The Back Pain Loop

Too common

Back pain is really common in our country. Georgetown’s Health Policy Institute has some statistics about the frequency and impact of this condition, but if you’re suffering from chronic back pain, there’s just one thing you want to know: how to get it to stop.

there’s just one thing you want to know:
how to get it to stop.

In the midst of figures about how many days of work people with back pain miss, the Health Policy Institute points out that

Substantially larger proportions of adults with back pain, compared to those without back pain, report feeling sad, worthless, or hopeless. Almost three-quarters — 72 percent — of those with back pain report that such feelings have interfered with their life, compared to 61 percent of those without back pain. People with chronic back pain report significant levels of psychological distress, including feelings of anger and depression, while people who have suffered an acute episode of back pain are less likely to report these feelings.

Georgetown University Healthy Policy Institute, emphases mine.
Data from four national surveys of US civilian non-institutionalized population

Correlation or cause?

So researchers see a correlation between chronic back pain and a lot of negative things. But they don‘t say that there’s a causal relationship, ie, that developing chronic back pain leads to feeling sad or angry, like this:

They also don’t say that the negative feelings cause the pain, like this:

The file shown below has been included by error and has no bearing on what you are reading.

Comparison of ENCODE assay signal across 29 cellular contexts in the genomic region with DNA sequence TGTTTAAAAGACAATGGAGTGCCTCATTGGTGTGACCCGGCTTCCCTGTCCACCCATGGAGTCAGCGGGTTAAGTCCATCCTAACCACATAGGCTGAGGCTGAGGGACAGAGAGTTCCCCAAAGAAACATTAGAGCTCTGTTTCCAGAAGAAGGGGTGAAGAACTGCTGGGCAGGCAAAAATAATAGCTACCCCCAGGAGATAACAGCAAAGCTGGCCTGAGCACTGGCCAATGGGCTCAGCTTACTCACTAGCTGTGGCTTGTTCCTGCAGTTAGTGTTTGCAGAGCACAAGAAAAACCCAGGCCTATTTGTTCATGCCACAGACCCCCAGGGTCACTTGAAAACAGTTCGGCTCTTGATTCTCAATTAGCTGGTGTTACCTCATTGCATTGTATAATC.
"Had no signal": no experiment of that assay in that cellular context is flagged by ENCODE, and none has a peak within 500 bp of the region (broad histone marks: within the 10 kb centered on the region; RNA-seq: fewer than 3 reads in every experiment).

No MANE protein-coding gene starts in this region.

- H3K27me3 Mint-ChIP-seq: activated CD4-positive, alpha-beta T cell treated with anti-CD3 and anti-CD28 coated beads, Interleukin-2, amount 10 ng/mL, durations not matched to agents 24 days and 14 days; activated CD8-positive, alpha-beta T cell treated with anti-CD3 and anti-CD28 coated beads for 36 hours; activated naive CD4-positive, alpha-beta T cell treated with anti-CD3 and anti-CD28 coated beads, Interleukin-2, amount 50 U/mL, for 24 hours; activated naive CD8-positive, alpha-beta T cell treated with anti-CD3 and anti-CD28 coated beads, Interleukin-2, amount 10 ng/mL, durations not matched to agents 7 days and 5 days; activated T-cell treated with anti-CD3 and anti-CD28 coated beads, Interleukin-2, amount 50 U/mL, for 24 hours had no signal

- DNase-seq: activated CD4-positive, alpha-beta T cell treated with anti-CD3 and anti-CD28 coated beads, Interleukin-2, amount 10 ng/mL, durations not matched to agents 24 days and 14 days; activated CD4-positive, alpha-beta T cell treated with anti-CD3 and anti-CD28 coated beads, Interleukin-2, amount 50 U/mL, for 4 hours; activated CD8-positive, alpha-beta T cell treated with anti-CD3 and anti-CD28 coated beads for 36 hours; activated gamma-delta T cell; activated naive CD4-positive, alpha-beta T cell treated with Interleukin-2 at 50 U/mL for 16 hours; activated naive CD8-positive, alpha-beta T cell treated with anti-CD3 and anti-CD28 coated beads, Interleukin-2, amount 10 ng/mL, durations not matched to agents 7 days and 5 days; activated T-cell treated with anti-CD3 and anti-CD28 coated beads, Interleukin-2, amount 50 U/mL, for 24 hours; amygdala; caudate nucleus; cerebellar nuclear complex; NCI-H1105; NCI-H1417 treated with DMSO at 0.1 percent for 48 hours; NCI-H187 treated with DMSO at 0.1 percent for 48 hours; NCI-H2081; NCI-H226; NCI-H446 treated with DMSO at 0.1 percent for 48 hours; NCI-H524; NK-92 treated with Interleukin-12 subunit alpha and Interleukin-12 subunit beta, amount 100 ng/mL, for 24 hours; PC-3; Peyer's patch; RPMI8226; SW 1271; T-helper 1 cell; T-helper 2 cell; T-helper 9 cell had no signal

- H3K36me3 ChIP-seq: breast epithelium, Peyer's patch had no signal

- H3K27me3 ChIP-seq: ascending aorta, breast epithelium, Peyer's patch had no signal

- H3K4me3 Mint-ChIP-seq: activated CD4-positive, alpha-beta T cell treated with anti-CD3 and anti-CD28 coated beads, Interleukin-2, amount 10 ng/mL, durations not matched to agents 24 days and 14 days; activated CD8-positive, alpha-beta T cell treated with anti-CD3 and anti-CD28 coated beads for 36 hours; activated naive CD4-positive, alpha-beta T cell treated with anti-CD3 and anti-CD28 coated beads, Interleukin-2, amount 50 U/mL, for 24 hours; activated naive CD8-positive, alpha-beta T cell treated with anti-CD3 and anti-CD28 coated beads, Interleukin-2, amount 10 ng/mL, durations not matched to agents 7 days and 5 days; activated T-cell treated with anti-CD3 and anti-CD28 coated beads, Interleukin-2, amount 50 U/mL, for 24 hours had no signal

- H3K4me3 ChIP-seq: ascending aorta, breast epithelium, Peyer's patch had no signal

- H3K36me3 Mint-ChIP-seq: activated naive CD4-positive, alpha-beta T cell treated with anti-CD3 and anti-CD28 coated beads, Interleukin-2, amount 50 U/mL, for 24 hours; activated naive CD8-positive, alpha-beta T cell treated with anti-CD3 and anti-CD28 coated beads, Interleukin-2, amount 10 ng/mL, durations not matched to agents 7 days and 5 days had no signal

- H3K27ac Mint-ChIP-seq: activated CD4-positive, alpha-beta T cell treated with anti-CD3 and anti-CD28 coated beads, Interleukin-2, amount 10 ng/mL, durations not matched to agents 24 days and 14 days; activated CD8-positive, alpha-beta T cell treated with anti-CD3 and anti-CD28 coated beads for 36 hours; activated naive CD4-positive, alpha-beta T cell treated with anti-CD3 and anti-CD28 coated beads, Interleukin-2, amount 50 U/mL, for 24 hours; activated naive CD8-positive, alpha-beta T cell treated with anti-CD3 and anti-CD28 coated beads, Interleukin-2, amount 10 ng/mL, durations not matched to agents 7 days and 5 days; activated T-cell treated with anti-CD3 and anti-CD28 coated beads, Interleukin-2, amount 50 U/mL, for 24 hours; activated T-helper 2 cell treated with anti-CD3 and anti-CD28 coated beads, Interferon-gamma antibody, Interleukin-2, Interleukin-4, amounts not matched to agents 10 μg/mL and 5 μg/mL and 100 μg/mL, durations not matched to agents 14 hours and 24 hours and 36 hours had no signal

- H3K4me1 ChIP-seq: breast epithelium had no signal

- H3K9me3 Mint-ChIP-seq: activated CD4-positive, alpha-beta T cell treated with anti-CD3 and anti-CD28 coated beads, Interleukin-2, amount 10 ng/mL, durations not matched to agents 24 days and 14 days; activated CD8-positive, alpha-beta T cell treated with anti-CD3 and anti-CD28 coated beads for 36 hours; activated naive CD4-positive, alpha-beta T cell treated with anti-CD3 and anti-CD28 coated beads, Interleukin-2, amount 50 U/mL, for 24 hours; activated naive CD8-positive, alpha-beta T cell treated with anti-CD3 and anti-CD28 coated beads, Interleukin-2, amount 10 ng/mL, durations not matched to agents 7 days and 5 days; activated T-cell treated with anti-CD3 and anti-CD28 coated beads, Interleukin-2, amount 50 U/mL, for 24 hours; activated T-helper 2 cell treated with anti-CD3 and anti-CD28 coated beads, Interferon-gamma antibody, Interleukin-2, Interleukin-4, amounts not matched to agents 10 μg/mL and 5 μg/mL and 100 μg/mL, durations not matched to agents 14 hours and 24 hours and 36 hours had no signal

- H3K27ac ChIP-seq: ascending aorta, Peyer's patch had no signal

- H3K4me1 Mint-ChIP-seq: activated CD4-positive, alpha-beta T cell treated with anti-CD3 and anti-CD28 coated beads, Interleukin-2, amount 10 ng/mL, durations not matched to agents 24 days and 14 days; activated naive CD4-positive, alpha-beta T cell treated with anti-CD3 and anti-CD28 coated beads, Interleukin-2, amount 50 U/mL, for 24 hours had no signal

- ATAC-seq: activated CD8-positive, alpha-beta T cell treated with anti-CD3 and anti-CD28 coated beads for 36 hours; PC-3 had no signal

So what do you think? Here’s an impossible question: Is your back pain depressing you and leaving you irritable and angry, or does your back hurt as a result of how awful you feel every day?

I hope you answered, “both!”

The pain cycle

You’re correct. In fact, back pain is part of a predictable cause and effect loop, involving both physical and psychological elements (because the brain is the body and the body is the brain–more to come on this). Here’s the pain cycle depicted, with its two integrated loops:

In simplified terms, pain generates more pain. Here are some other renditions of the pain cycle, one that focuses on sleep and energy and one that highlights lifestyle factors.

However you draw it, pain makes people feel bad. If you’re in pain and also feel bad emotionally, you don’t want to do anything. Inactivity makes the pain worse and further lowers your mood. Two vicious, life-sucking loops.


But you don’t have to be stuck. Cycles can be interrupted. The body is enormously capable of healing. Tell me about your pain cycle, and let’s get started reversing it.